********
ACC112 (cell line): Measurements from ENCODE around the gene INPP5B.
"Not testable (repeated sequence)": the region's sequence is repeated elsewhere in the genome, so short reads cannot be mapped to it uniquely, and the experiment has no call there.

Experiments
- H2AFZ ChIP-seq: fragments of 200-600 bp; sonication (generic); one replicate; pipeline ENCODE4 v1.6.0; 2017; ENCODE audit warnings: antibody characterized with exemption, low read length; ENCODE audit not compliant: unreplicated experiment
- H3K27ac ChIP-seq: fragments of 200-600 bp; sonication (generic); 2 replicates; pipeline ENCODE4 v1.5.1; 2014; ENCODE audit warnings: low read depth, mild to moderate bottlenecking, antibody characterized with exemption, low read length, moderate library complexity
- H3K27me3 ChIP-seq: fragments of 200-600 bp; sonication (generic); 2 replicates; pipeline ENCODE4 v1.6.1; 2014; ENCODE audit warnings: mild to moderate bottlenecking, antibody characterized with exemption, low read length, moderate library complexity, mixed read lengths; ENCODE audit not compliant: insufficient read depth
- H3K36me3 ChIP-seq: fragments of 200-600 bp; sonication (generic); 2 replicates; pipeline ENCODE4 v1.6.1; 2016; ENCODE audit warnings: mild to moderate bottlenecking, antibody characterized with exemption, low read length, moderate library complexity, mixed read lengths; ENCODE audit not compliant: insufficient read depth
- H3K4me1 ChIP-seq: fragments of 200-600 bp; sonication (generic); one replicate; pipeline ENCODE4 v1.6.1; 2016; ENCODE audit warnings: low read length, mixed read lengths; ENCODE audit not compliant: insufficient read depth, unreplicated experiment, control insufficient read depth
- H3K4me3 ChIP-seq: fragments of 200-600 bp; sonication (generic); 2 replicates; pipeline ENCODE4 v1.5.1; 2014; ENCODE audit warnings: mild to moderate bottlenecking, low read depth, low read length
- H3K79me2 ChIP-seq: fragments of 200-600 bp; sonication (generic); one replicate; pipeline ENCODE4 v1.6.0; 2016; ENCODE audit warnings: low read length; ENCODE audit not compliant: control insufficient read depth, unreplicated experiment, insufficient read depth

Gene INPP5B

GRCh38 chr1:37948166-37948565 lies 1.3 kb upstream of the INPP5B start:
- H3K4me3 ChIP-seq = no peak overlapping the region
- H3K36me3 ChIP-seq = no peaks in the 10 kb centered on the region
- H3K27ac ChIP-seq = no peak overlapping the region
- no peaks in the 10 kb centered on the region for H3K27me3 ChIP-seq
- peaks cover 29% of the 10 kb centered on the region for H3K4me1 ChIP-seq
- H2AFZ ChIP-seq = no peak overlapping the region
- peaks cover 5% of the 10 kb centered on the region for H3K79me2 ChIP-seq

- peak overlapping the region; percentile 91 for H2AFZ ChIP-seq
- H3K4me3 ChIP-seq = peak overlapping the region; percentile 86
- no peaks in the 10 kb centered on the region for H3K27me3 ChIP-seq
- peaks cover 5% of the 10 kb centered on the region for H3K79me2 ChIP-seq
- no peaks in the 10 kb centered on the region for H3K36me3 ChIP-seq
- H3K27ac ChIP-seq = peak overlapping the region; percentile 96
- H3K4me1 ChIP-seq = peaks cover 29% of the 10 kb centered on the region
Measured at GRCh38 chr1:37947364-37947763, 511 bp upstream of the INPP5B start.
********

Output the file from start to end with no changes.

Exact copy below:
ACC112 (cell line): Measurements from ENCODE around the gene INPP5B.
"Not testable (repeated sequence)": the region's sequence is repeated elsewhere in the genome, so short reads cannot be mapped to it uniquely, and the experiment has no call there.

Experiments
- H2AFZ ChIP-seq: fragments of 200-600 bp; sonication (generic); one replicate; pipeline ENCODE4 v1.6.0; 2017; ENCODE audit warnings: antibody characterized with exemption, low read length; ENCODE audit not compliant: unreplicated experiment
- H3K27ac ChIP-seq: fragments of 200-600 bp; sonication (generic); 2 replicates; pipeline ENCODE4 v1.5.1; 2014; ENCODE audit warnings: low read depth, mild to moderate bottlenecking, antibody characterized with exemption, low read length, moderate library complexity
- H3K27me3 ChIP-seq: fragments of 200-600 bp; sonication (generic); 2 replicates; pipeline ENCODE4 v1.6.1; 2014; ENCODE audit warnings: mild to moderate bottlenecking, antibody characterized with exemption, low read length, moderate library complexity, mixed read lengths; ENCODE audit not compliant: insufficient read depth
- H3K36me3 ChIP-seq: fragments of 200-600 bp; sonication (generic); 2 replicates; pipeline ENCODE4 v1.6.1; 2016; ENCODE audit warnings: mild to moderate bottlenecking, antibody characterized with exemption, low read length, moderate library complexity, mixed read lengths; ENCODE audit not compliant: insufficient read depth
- H3K4me1 ChIP-seq: fragments of 200-600 bp; sonication (generic); one replicate; pipeline ENCODE4 v1.6.1; 2016; ENCODE audit warnings: low read length, mixed read lengths; ENCODE audit not compliant: insufficient read depth, unreplicated experiment, control insufficient read depth
- H3K4me3 ChIP-seq: fragments of 200-600 bp; sonication (generic); 2 replicates; pipeline ENCODE4 v1.5.1; 2014; ENCODE audit warnings: mild to moderate bottlenecking, low read depth, low read length
- H3K79me2 ChIP-seq: fragments of 200-600 bp; sonication (generic); one replicate; pipeline ENCODE4 v1.6.0; 2016; ENCODE audit warnings: low read length; ENCODE audit not compliant: control insufficient read depth, unreplicated experiment, insufficient read depth

Gene INPP5B

GRCh38 chr1:37948166-37948565 lies 1.3 kb upstream of the INPP5B start:
- H3K4me3 ChIP-seq = no peak overlapping the region
- H3K36me3 ChIP-seq = no peaks in the 10 kb centered on the region
- H3K27ac ChIP-seq = no peak overlapping the region
- no peaks in the 10 kb centered on the region for H3K27me3 ChIP-seq
- peaks cover 29% of the 10 kb centered on the region for H3K4me1 ChIP-seq
- H2AFZ ChIP-seq = no peak overlapping the region
- peaks cover 5% of the 10 kb centered on the region for H3K79me2 ChIP-seq

- peak overlapping the region; percentile 91 for H2AFZ ChIP-seq
- H3K4me3 ChIP-seq = peak overlapping the region; percentile 86
- no peaks in the 10 kb centered on the region for H3K27me3 ChIP-seq
- peaks cover 5% of the 10 kb centered on the region for H3K79me2 ChIP-seq
- no peaks in the 10 kb centered on the region for H3K36me3 ChIP-seq
- H3K27ac ChIP-seq = peak overlapping the region; percentile 96
- H3K4me1 ChIP-seq = peaks cover 29% of the 10 kb centered on the region
Measured at GRCh38 chr1:37947364-37947763, 511 bp upstream of the INPP5B start.